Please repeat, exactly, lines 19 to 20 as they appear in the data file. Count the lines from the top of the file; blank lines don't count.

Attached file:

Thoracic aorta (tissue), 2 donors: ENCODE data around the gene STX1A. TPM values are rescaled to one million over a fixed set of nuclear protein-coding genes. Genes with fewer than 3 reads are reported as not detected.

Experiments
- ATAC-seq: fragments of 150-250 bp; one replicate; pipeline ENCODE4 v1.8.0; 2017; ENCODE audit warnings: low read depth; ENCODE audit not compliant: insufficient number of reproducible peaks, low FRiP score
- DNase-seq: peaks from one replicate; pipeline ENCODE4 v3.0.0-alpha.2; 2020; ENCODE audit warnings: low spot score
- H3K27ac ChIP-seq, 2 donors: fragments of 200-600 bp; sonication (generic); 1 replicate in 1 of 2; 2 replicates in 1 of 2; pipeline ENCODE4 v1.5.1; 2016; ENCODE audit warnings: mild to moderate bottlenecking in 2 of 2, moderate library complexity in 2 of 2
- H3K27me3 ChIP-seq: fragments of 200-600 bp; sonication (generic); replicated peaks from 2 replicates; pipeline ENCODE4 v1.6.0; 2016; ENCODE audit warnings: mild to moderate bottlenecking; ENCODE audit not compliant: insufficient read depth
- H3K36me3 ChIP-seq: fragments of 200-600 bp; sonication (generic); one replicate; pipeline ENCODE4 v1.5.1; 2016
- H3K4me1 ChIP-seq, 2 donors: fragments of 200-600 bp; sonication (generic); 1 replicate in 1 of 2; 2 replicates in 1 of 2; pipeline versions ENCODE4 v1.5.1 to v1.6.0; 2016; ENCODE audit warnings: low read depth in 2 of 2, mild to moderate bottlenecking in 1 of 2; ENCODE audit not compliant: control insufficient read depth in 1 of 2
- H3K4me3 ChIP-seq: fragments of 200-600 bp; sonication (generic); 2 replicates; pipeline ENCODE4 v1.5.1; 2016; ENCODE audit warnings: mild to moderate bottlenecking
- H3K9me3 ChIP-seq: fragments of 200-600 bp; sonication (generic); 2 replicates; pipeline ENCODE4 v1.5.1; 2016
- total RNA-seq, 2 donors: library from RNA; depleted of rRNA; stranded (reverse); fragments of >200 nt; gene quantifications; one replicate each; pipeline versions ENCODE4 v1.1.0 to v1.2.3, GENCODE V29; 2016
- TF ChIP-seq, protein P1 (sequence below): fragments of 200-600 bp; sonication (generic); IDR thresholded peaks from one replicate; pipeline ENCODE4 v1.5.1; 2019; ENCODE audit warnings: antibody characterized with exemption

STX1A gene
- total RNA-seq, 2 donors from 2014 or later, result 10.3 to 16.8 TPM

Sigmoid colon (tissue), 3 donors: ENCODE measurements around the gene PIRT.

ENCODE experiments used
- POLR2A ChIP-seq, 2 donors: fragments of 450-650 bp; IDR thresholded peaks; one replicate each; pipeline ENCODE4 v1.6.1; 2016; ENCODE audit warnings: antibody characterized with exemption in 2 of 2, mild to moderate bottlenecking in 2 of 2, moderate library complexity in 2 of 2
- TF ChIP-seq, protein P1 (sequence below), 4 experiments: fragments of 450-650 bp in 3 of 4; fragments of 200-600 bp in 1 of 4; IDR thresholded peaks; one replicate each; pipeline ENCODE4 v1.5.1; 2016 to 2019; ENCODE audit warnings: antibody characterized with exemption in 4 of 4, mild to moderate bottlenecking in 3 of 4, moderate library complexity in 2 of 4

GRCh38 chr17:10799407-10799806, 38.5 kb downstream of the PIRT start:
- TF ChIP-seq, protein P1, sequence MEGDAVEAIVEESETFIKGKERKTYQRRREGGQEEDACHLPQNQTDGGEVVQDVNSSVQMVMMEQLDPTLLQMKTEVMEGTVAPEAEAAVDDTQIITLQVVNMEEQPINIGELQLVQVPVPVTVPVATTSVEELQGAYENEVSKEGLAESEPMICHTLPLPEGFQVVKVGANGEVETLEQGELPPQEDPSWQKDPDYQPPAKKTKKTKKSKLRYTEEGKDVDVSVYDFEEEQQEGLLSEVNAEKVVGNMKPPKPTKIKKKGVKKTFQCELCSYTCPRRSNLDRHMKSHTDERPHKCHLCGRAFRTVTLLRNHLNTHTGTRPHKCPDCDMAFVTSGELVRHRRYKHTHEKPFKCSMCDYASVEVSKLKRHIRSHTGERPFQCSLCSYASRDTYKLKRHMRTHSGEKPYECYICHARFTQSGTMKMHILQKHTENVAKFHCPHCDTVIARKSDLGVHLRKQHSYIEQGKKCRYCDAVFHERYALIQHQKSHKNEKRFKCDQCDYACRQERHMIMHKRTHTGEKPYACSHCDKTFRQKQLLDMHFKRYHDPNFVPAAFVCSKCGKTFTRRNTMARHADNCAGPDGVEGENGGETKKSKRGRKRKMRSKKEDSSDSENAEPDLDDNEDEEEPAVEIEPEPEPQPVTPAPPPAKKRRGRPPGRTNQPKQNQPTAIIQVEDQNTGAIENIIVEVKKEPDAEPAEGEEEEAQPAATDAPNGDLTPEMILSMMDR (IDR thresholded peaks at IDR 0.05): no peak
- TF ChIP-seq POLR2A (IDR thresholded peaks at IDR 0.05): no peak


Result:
GRCh38 chr17:10799407-10799806, 38.5 kb downstream of the PIRT start:
- TF ChIP-seq, protein P1, sequence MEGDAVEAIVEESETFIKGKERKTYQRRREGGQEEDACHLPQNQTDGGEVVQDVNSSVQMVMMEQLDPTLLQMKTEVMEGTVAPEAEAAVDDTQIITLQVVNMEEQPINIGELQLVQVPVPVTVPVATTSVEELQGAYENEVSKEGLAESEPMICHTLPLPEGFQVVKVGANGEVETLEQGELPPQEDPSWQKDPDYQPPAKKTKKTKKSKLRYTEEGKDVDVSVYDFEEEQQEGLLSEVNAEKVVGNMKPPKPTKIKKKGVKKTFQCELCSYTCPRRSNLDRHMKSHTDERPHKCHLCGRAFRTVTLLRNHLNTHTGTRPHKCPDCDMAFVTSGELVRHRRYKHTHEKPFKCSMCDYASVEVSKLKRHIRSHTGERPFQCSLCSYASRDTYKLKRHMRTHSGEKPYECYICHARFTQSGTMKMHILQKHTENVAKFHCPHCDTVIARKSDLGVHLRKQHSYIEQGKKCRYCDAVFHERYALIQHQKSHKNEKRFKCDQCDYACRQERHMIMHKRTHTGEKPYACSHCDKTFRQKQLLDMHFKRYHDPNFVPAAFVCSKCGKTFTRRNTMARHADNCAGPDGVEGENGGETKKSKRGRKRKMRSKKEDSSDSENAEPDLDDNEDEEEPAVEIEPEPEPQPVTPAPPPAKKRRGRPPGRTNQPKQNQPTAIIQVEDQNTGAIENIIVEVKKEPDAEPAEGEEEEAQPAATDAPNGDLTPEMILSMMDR (IDR thresholded peaks at IDR 0.05): no peak